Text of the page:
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Who said, “Compound interest is the eighth wonder of the world?”
A. Benjamin Franklin
B. Albert Einstein
C. Franklin Delano Roosevelt
D. Mark Twain
When it comes to finances, knowing what to do can be tricky. I mean, you've got student loans, auto loans, and other debt, and you've got other things going on - maybe you're beginning a career, buying a home or starting a family. That's a lot to think about, and on top of that you also have to start thinking about saving for your future. Believe me, the sooner you start, the fewer worries you'll have down the road.
The key reason to start thinking about the future now is the power of compounding interest. It is such a key concept, and it's the reason to start putting money away now - even if it's just a little bit.
Let's look at an example. One person opens an IRA with $1,000 at age 20 and contributes $1,000 for the next 10 years and stops at age 30. Another person opens an IRA at age 45 with $1,000 and contributes $1,000 for the next 20 years. At age 65 the person who started at age 20 will have more than $115,000 while the person who started at age 45, will have only $40,000 after contributing twice the amount.So what's the takeaway? Start putting away money now. Even a little bit per month can really add up. If your company offers a 401(k), and they offer matching savings, contribute at least the match amount or you're leaving free money on the table. If not, open an IRA and set up regular, automated transfers - that way you won't even have to think about it.
So, who said, “compound interest is the eighth wonder of the world?” The answer is B, Albert Einstein.
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Traditional IRA distributions are taxed as ordinary income. Qualified Roth IRA distributions are not subject to state and local taxation in most states. Qualified Roth IRA distributions are also federally tax-free provided a Roth account has been open for at least five years and the owner has reached age 59 ½ or meet other requirements. Both may be subject to a 10% Federal tax penalty if distributions are taken prior to age 59½. Wells Fargo Advisors is not a legal or tax advisor.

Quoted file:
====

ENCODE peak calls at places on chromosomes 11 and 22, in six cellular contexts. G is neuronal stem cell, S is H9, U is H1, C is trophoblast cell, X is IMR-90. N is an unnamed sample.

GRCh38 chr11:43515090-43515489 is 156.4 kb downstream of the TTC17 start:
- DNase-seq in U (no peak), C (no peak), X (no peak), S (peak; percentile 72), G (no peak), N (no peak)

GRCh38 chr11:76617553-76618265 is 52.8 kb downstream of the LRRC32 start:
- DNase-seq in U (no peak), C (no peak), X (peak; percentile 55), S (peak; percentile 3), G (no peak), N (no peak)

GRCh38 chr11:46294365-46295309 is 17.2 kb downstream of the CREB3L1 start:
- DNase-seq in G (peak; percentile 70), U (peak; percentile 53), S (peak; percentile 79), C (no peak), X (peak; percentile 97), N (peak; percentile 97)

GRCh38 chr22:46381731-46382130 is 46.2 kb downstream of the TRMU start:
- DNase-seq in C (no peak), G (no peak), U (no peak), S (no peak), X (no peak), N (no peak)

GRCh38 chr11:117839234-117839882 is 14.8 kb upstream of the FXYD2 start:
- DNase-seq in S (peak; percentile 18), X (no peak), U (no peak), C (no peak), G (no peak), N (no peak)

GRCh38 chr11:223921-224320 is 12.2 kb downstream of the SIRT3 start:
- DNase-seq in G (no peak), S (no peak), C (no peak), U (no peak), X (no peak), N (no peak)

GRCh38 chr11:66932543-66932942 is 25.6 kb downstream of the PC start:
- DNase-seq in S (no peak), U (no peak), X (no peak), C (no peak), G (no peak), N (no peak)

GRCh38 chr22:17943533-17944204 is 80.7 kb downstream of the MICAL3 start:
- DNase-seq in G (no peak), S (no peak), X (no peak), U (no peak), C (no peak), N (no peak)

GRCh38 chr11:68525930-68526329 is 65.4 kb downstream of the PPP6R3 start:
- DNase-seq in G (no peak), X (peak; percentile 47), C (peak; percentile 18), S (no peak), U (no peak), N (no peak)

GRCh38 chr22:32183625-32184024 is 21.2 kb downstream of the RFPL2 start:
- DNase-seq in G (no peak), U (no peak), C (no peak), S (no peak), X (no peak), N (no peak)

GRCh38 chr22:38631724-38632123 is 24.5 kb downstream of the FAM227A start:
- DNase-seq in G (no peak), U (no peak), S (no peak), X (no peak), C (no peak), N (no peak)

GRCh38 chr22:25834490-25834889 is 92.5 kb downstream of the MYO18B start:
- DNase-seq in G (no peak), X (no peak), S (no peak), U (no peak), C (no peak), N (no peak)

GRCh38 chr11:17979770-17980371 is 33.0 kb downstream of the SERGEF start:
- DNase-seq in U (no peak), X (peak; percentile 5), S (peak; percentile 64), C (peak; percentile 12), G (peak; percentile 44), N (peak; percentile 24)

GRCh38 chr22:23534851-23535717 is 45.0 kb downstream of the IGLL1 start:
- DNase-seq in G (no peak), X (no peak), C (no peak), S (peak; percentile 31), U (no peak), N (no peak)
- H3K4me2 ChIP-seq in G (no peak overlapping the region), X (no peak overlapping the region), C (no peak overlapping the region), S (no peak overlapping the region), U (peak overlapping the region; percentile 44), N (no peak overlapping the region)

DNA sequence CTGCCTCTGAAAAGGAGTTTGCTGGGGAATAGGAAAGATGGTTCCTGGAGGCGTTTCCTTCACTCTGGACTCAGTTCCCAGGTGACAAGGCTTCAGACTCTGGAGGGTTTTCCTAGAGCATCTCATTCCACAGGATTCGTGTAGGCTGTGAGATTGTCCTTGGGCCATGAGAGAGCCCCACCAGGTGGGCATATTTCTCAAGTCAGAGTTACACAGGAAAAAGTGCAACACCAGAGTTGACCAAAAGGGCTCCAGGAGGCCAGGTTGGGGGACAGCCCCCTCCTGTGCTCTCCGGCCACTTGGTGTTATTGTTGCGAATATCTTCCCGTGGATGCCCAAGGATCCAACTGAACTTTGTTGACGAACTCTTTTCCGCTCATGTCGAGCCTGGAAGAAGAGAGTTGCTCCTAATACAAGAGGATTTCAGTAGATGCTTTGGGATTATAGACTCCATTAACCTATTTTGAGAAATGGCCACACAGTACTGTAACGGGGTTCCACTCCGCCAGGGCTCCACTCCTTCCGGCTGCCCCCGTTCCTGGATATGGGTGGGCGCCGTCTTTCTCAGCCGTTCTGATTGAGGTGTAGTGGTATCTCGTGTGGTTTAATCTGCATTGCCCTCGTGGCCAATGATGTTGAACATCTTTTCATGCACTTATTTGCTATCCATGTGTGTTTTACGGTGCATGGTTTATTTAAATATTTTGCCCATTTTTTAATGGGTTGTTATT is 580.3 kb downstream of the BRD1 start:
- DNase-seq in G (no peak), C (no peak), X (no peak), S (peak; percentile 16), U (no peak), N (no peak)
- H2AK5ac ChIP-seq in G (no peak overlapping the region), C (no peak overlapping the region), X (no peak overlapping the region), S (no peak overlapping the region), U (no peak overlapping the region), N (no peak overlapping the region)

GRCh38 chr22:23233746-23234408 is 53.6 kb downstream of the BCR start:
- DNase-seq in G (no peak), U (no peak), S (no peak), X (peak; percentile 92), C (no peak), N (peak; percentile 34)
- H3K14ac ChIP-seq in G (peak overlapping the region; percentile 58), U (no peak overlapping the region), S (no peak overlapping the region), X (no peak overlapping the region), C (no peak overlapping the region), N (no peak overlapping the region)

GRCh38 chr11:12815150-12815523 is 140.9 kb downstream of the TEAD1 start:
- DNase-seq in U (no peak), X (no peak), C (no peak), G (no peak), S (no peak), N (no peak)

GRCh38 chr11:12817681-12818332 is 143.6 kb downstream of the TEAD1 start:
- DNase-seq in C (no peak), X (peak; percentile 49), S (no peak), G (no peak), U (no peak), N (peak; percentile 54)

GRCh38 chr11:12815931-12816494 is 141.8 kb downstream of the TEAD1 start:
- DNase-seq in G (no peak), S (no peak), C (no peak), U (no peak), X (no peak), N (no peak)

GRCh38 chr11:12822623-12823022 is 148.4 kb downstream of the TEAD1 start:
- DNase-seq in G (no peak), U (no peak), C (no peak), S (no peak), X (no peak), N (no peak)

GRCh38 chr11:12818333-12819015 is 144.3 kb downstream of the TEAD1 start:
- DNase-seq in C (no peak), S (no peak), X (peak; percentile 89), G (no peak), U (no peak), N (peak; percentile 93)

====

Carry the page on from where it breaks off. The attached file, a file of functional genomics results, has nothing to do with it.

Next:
Please keep in mind that rolling over assets to an IRA is just one of multiple options for your retirement plan. Each of the following options are different and may have distinct advantages and disadvantages.
When considering rolling over assets from an employer plan to an IRA, factors that should be considered and compared between the employer plan and the IRA include fees and expenses, services offered, investment options, when penalty free withdrawals are available, treatment of employer stock, when required minimum distribution begin and protection of assets from creditors and bankruptcy. Investing and maintaining assets in an IRA will generally involve higher costs than those associated with employer-sponsored retirement plans. You should consult with the plan administrator and a professional tax advisor before making any decisions regarding your retirement assets.
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This video has been prepared for informational purposes only and is not a solicitation or an offer to buy any security or instrument or to participate in any trading strategy. The accuracy and completeness of this information is not guaranteed and is subject to change. Since each investor’s situation is unique you need to review your specific investment objectives, risk tolerance and liquidity needs with your financial professional(s) before a suitable investment strategy can be selected. Also, since Wells Fargo Advisors does not provide tax or legal advice, investors need to consult with their own tax and legal advisors before taking any action that may have tax or legal consequences.